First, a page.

Five facts you didn’t know about Wakamow Valley

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This year, the Wakamow Valley Authority is introducing free historical walking tours every Tuesday and Thursday at 2 p.m. The tours are enriched with history about the valley, ranging from 40 BC through the 1930’s, all the way to present day.

Wakamow Valley is now offering two free walking tours every Tuesday and Thursday at 2 p.m., which will focus on the history of the park. Times-Herald photo by Mickey Djuric

The tours are separated into two, one focusing on the northern part of the valley with the second focusing on the southern part. They both run about 30 to 45 minutes long.

We’ve compiled some fun and interesting facts about the park, but they don’t even scratch the surface or what can be learned.

To learn more about Wakamow Valley, book a free walking tour, by calling (306) 692-2717.

-Wakamow Valley was formed by two glaciers, each a mile in height that collided together.

-Rotary Park used to be the meeting place for the local KKK.

-In 1906, Maryland Park was known as the Moose Jaw Nursery, and was the only tree nursery in Saskatchewan. It used to house 250,000 cottonwoods, 100,000 Manitoba maples and ash trees and 100,000 cabbage and celery plants.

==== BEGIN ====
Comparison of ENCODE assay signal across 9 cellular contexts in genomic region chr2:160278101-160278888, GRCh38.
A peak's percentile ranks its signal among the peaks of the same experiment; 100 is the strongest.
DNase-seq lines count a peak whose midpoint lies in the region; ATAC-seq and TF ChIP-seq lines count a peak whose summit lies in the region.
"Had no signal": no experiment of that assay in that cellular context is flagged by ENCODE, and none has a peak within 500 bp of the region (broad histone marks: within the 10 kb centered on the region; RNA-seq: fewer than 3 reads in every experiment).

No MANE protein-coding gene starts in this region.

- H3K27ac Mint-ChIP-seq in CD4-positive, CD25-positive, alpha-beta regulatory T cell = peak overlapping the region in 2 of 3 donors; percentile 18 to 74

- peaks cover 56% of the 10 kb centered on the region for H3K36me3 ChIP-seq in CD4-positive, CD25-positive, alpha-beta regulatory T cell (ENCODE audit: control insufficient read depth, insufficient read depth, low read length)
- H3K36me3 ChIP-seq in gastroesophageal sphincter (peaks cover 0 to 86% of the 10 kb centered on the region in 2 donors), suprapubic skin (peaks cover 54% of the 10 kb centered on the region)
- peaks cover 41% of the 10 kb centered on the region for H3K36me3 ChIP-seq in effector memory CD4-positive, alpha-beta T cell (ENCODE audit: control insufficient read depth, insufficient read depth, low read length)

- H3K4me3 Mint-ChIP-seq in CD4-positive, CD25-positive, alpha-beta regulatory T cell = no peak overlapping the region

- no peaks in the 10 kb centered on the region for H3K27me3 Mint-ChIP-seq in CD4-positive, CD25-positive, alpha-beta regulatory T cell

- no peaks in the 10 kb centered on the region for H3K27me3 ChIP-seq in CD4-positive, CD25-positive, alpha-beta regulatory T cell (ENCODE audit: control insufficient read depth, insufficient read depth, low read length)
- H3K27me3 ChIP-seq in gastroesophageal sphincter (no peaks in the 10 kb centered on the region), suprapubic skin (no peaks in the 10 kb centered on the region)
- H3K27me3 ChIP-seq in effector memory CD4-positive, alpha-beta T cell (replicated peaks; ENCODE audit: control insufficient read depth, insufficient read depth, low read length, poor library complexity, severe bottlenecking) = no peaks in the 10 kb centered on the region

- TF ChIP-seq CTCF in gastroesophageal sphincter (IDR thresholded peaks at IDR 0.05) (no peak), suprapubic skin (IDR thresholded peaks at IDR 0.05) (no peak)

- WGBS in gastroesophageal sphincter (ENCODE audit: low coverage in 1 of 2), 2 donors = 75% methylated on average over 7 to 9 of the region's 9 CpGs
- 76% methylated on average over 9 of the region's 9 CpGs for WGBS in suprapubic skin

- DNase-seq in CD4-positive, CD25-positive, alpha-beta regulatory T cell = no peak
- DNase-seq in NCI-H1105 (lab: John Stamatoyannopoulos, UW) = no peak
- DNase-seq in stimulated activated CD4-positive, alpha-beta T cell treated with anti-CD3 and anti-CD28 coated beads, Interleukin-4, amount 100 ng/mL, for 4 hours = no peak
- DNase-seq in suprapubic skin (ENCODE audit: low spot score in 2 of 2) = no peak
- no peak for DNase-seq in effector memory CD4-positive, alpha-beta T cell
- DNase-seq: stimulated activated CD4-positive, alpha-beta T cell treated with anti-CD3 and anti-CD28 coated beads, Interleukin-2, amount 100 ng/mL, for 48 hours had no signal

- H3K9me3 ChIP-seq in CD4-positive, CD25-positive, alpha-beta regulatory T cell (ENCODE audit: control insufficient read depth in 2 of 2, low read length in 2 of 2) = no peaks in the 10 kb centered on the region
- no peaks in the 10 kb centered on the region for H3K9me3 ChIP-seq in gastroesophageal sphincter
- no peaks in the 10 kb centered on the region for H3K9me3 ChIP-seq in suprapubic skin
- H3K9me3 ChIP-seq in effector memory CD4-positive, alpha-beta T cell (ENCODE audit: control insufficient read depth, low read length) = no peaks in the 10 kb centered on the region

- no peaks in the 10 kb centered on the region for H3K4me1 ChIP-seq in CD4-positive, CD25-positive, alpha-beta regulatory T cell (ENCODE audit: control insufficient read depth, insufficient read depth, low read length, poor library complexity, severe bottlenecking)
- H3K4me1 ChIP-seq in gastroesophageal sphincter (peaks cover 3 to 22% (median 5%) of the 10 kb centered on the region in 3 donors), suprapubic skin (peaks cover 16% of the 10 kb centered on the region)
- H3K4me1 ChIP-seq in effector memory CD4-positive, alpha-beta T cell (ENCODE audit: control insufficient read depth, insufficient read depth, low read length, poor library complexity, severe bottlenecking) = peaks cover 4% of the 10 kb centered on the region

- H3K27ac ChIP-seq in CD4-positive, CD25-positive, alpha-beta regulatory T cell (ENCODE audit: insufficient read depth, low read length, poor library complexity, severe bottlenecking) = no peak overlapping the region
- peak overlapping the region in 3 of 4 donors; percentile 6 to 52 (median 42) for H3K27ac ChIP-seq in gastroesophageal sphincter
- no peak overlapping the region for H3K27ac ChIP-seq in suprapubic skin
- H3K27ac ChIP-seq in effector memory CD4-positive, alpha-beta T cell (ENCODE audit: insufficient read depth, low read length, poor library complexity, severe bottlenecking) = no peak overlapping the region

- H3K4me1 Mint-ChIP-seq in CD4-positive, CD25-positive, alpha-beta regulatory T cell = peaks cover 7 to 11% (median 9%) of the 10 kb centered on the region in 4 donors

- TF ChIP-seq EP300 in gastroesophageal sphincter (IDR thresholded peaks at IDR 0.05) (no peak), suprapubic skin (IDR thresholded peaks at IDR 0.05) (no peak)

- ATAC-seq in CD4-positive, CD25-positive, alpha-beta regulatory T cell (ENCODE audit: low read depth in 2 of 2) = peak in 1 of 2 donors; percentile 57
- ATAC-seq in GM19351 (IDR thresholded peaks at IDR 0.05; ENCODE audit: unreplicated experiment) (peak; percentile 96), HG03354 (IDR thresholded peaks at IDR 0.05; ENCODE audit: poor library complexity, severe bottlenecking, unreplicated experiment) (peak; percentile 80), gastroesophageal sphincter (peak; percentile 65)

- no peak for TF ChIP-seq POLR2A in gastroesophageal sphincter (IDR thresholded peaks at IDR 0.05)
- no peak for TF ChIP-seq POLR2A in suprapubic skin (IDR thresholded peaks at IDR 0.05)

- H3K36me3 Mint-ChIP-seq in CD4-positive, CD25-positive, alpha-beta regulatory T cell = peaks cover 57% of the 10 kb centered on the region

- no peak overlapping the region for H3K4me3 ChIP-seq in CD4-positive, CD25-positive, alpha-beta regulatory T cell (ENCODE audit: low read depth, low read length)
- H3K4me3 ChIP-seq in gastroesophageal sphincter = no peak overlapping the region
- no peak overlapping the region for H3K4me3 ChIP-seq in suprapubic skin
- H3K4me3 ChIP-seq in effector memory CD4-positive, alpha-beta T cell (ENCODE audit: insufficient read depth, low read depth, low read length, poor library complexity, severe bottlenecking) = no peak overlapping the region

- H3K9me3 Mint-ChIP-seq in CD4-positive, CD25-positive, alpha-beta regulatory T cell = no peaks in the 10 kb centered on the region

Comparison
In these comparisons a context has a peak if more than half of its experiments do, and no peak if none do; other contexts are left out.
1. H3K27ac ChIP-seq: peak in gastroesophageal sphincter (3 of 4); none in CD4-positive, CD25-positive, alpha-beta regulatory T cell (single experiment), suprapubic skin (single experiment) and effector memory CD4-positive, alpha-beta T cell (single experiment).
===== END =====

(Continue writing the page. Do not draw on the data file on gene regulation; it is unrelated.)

-Kiwanis River Park used to be known as the River Park Beach and was a hotspot for locals and tourists from the 1930s to 1960s. Swimmers and sunbathers would flock to the beach every summer to swim or canoe. Unfortunately, by the 1960s the pollution in the water was so bad it had to be shut down and the city of Moose Jaw decided instead to build an outdoor swimming pool in 1967, which is now known today as the Phyllis Dewar Outdoor Pool.

-In the 1920s and early 1930s, the marshy area on the other side of Kiwanis River used to be a Hobo Jungle. Times were tough and the depression, drought and poor economy led to men leaving their families.

They would ride the rails to find work and would stop at Hobo Jungle because of the water supply. They would come into town and steal vegetables from locals’ gardens. Sometimes there were 100 men staying at any given time. Hobo Jungle even received a four-star rating in the Hobo Gazette, an actual newsletter that was passed around in hangouts across Canada.

@Tagline:Mickey Djuric can be reached at 306-691-1263 or @Mickey_MJTimes.

Organizations: KKK, Phyllis Dewar Outdoor Pool, Hobo Gazette

Geographic location: Wakamow Valley, Kiwanis River, Rotary Park Maryland Park Saskatchewan Manitoba River Park Beach Moose Jaw Canada

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